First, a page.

Tuesday, November 3, 2009: 3:45 PM
Convention Center, Room 325, Third Floor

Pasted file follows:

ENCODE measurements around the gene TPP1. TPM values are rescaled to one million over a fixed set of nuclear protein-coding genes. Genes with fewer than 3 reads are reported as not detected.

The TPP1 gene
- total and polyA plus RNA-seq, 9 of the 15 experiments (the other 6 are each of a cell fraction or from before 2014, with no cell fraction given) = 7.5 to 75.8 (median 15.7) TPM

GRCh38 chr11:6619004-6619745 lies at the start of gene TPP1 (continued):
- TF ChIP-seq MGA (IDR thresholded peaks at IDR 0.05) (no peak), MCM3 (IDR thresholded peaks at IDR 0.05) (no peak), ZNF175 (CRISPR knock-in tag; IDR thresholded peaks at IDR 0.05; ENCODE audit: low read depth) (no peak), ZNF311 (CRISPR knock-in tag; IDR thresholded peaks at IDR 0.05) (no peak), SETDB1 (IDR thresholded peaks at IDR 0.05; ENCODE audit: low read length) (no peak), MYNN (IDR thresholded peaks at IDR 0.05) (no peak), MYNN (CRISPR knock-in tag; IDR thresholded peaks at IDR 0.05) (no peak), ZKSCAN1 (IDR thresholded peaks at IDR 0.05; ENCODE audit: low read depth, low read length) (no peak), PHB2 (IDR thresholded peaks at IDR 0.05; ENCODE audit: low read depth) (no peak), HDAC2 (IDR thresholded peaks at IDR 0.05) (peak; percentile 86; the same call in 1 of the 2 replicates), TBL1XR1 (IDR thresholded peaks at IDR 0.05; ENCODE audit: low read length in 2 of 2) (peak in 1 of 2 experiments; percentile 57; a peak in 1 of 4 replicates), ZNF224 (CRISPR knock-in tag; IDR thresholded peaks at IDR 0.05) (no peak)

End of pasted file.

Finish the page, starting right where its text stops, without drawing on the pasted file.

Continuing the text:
Plant roots are at the interface between the soil and the atmospheric domain. They are taking up water from the soil and deliver it to the plant, which evaporates it over the leaf stomata into the atmosphere. We are interested in investigating maize root traits which are beneficial for water and nutrient uptake under suboptimal soil conditions. Roots traits of interest for example include branching angles, gravitropism, and relative sink strength of the primary root. These traits determine the soil volume explored by a single plant and competition among roots. Assumption of equal or layered root distribution in the soil profile would not account for root competition. Thus we are creating different root architectures in three dimensions with the dynamic root growth model SimRoot, which has been developed in the Lynch lab since 1994. SimRoot is coupled with SWMS_3D, a three dimensional finite element model for estimating water and solute transport in porous media. Water and nutrient transport in the soil is estimated by SWMD_3d, and water and nutrient uptake by the roots is estimated by SimRoot. Knowledge on root architecture (obtained by laboratory and field experiments) and nutrient uptake kinetics (obtained by laboratory experiments) are used in SimRoot as input parameters. With the coupled program we test different root growth scenarios of single plants and estimate their water and nutrient uptake behavior in space and over time. Results are presented for selected root architectures and varying environmental factors like soil properties and climate conditions.